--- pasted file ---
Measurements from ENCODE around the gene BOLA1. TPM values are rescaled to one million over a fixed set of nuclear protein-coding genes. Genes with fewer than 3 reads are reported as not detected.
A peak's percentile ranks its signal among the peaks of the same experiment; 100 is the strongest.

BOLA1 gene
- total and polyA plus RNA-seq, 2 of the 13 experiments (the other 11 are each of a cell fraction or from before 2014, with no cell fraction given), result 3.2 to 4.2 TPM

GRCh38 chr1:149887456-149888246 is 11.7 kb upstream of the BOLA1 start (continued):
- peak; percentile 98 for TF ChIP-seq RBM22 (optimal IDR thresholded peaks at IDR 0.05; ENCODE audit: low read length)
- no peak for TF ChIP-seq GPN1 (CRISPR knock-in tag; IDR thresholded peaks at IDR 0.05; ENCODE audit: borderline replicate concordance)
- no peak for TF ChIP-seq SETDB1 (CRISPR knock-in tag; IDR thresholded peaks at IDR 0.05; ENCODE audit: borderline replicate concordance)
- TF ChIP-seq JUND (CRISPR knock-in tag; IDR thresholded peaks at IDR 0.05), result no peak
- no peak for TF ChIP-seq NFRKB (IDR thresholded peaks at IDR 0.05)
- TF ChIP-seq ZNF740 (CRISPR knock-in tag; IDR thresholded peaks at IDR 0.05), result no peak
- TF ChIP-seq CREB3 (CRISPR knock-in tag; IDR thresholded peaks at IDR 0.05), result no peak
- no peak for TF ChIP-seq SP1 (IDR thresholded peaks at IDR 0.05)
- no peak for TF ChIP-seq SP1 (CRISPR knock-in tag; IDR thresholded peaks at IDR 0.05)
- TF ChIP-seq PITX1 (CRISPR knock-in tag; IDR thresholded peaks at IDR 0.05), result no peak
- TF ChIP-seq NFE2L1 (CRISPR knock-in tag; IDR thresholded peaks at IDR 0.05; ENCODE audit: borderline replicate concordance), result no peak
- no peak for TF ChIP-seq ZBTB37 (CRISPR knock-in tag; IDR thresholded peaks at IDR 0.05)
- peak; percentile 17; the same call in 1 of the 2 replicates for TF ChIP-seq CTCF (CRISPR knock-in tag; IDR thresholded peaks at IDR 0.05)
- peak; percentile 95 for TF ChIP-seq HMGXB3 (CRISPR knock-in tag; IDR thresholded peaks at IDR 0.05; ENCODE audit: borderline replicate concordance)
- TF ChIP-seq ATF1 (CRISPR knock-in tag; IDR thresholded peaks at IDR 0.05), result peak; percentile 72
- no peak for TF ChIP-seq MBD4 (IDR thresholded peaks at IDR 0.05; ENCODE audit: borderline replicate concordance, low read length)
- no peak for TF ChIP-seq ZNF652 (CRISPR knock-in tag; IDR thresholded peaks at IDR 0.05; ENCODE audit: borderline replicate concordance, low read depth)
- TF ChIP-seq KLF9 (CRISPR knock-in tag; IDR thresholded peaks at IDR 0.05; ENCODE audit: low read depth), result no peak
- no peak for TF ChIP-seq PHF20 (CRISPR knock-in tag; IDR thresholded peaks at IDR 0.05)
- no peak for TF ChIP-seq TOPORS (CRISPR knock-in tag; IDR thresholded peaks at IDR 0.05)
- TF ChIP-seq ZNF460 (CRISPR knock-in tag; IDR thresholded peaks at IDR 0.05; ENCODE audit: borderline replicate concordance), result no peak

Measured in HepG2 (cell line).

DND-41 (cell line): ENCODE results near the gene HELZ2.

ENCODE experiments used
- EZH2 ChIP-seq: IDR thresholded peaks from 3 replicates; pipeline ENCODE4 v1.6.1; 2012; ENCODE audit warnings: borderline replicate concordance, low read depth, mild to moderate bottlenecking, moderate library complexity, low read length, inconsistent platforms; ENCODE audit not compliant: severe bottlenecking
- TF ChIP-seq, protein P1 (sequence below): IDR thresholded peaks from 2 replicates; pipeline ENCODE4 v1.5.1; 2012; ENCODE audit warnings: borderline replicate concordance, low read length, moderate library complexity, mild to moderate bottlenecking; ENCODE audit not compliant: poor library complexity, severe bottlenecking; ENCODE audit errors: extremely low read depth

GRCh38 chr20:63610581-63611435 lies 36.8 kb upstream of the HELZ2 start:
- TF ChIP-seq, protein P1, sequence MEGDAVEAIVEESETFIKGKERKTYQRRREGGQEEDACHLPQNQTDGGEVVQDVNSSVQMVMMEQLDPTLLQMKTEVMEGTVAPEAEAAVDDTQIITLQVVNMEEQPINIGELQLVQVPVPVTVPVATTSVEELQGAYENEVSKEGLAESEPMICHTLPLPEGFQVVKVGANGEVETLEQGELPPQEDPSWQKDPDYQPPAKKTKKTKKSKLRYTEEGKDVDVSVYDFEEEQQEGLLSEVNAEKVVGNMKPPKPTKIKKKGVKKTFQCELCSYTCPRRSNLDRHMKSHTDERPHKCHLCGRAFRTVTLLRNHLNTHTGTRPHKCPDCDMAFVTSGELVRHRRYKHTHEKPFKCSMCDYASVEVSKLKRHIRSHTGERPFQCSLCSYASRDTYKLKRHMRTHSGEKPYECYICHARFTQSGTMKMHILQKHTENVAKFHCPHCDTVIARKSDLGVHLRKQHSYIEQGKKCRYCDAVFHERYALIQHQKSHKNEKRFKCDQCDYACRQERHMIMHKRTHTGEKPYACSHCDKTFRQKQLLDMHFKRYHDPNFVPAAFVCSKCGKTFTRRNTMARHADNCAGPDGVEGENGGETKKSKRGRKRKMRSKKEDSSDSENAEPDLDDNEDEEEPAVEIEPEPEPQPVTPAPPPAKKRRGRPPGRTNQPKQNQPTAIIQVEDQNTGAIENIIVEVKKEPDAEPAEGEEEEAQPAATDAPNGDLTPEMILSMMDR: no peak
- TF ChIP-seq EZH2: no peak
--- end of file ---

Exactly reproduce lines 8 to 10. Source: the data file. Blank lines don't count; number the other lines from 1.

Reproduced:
- no peak for TF ChIP-seq SETDB1 (CRISPR knock-in tag; IDR thresholded peaks at IDR 0.05; ENCODE audit: borderline replicate concordance)
- TF ChIP-seq JUND (CRISPR knock-in tag; IDR thresholded peaks at IDR 0.05), result no peak
- no peak for TF ChIP-seq NFRKB (IDR thresholded peaks at IDR 0.05)